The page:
An Ex-Firefighter Was Arrested For Throwing A Fire Extinguisher At Police During The Capitol Riot

The incident is different than the one involving a Capitol Police officer who was killed last week after also being hit with a fire extinguisher.

A former firefighter who threw a fire extinguisher at police and a man who carried a Confederate flag through the halls of Congress during the attempted coup were charged Thursday as authorities continue to pursue dozens of insurrectionists.

Robert Sanford, a 55-year-old who recently retired from the Chester Fire Department, was arrested Thursday in Pennsylvania on four federal charges, including assaulting an officer, civil disorder, disorderly conduct on Capitol grounds, and knowingly entering a restricted building.

The incident is different than the one involving Capitol Police Officer Brian D. Sicknick, who was killed last week during the Capitol riot after reportedly being hit with another fire extinguisher.

According to court documents filed by the FBI, authorities believe video shows Sanford throwing a "red object, which appears to be a fire extinguisher" at a crowd of police officers, striking three of them.

Another video shows Sanford's face, wearing a CFD beanie.

The court documents say police officers were "surrounded on at least three sides by a group of insurrectionists" as they had items thrown at them.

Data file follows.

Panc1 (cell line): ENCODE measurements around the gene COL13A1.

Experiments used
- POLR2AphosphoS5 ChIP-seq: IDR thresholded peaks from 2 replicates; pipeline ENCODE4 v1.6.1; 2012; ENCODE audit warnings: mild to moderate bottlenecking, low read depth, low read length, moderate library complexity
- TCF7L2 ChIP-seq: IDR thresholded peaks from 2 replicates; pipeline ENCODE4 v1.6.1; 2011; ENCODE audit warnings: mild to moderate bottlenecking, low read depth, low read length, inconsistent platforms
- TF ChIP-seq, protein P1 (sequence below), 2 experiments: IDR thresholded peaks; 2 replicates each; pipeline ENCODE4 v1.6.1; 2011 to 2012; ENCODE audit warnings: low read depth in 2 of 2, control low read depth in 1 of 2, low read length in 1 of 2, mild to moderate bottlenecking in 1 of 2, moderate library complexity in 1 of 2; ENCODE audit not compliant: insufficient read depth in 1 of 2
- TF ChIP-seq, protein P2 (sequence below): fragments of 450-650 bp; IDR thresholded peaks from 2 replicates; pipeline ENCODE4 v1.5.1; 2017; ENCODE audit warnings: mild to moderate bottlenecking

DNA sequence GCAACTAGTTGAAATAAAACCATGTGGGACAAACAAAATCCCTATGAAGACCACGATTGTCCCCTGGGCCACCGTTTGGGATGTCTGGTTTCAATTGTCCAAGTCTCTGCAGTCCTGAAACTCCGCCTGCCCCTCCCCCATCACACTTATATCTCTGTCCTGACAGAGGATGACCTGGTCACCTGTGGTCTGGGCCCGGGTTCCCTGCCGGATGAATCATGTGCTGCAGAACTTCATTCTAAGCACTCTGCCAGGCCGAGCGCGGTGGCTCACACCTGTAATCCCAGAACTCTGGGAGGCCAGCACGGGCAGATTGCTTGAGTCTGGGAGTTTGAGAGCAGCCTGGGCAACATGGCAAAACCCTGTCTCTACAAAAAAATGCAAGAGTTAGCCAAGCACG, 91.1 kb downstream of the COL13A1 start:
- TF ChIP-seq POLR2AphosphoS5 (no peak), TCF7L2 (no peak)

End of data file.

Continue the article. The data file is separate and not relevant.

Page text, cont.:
Officer William Young is quoted in the court documents as having been hit in the back of the head with a fire extinguisher while wearing a helmet, and had to go to a hospital for a medical evaluation.

One of the most alarming images of the insurrection that for many highlighted the white supremacist side of the pro-Trump mob was a man waving a Confederate flag as he walked through the Capitol building.

That man, Kevin Seefried, was charged on Thursday along with his son, Hunter. The pair turned themselves in to the FBI and participated in a voluntary interview on Tuesday, where they "confirmed their participation in the events at the Capitol," according to the court documents.

Seefried told police the Confederate flag is normally flying outside his home in Delaware.

The documents reveal the Seefrieds were identified by a coworker of Hunter's who told the FBI that he "had bragged about being in the Capitol with his father."

Hunter can be seen in a video breaking a side window. He then cleared the glass and hopped onto the sill, becoming one of the first people to access the Capitol through the broken window. His father followed him in.

"Shortly thereafter, Defendant Kevin Seefried was photographed holding a Confederate Battle flag inside the Capitol Building," the court document states.

Both men were charged with one count of knowingly entering or remaining in any restricted building or grounds without lawful authority, one count of violent entry and disorderly conduct on Capitol grounds, and one count of depredation of government property.

More than 75 people have so far been charged with crimes relating to their involvement in the Capitol insurrection, ranging from trespassing to illegal possession of explosive devices and assault rifles.

The Justice Department has opened more than 170 "subject files" on people who are suspected of committing crimes during the attack.

Prosecutors say some of those arrested may be charged with sedition and conspiracy.

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